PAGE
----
The key to treating ALS and frontal lobe dementia may lie in fixing glitches in the assembly of RNA.

The potential resolve has been proposed by a study from Harvard Medical School, published in this week’s Cell Reports.

It is believed that a genetic mutation is often linked to the diseases in questions creating a toxic protein that disrupts the editing, or splicing, or RNA, the molecular messengers then turn genes into functional proteins.

Senior study author, Robin Reed, professor of cell biology at HMS, explained, “What we are finding is that disruptions in RNA splicing appear to be a common thread linking the motor neuron disorders. Much more research is needed, but if we could correct splicing errors with so-called splicing modulator compounds, we could prevent disruptions…which may have efficacy for the treatment of ALS and FTD.”

In the HMS study, toxic peptides produced by mutation of gene C9ORF72 dislocated part of the spliceosome, the molecular machine responsible for RNA assembly, driving it to the cytoplasm of the cell instead of the nucleus, where it should be located. Exactly how these peptides cause toxicity was previously unclear but studies have shown that they significantly increase splicing failures.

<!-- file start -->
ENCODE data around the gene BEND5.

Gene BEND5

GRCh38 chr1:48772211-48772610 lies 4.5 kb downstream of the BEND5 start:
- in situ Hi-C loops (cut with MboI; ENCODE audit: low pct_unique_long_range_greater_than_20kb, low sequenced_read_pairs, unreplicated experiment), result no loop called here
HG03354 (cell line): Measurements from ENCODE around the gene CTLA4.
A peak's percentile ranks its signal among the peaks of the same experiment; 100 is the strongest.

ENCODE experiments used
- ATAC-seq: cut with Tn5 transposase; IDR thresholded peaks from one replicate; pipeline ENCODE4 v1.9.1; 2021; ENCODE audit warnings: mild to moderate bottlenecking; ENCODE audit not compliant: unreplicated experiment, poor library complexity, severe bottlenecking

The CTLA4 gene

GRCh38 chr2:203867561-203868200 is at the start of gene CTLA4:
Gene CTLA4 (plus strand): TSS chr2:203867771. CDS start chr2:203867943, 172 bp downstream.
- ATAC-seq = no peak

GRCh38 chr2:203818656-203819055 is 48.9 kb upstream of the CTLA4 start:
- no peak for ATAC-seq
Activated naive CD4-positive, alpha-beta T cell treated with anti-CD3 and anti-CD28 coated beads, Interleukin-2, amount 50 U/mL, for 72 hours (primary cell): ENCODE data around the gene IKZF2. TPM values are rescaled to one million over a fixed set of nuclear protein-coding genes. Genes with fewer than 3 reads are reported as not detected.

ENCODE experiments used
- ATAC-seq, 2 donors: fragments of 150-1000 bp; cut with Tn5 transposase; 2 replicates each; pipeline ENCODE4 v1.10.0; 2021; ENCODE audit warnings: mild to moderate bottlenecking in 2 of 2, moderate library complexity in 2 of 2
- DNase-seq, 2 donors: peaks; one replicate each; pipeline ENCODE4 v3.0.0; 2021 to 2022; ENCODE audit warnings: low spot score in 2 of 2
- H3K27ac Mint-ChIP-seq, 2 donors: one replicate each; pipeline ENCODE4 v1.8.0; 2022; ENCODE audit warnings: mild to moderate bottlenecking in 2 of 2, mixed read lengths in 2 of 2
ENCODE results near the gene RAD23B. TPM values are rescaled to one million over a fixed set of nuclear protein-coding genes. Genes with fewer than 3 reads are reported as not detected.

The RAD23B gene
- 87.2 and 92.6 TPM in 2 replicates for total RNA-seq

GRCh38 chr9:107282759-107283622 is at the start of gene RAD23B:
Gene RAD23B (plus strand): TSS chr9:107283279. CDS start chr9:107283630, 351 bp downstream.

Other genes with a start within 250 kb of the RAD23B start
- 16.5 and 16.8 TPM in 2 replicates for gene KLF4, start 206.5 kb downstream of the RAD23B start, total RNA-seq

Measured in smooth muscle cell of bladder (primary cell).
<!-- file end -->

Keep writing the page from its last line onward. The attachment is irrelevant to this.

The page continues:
“Since splicing is upstream of so many critical cellular functions,” Reed said, “a better understanding of this mechanism could illuminate new approaches to help patients with these diseases, which currently have no effective treatments.”

The C9ORF72 mutation accounts for around 25% of cases of frontotemporal dementia and 30-40% of inherited forms of amyotrophic lateral sclerosis. Roughly one in five patients with ALS also develops FTD.

The mutation causes the abnormal duplication of a segment of DNA that is processed by cells into messenger RNA. These extraneous copies of RNA messengers code for proteins, two of which — GR and PR — have been found to be toxic in human, yeast, and fruit fly cells.

Reed and her colleagues found that these toxic peptides associate with a component of the spliceosome known as U2 snRNP.

“It was striking how these peptides are so specific to U2 snRNP. No other cellular processes appeared to be affected, whereas splicing was completely blocked,” Reed said. “When these peptides are expressed at high levels, they are completely toxic to the cell, but if they are produced at a low enough level, they can inhibit the splicing of genes that are U2-dependent, which may have some role in the development of disease.”

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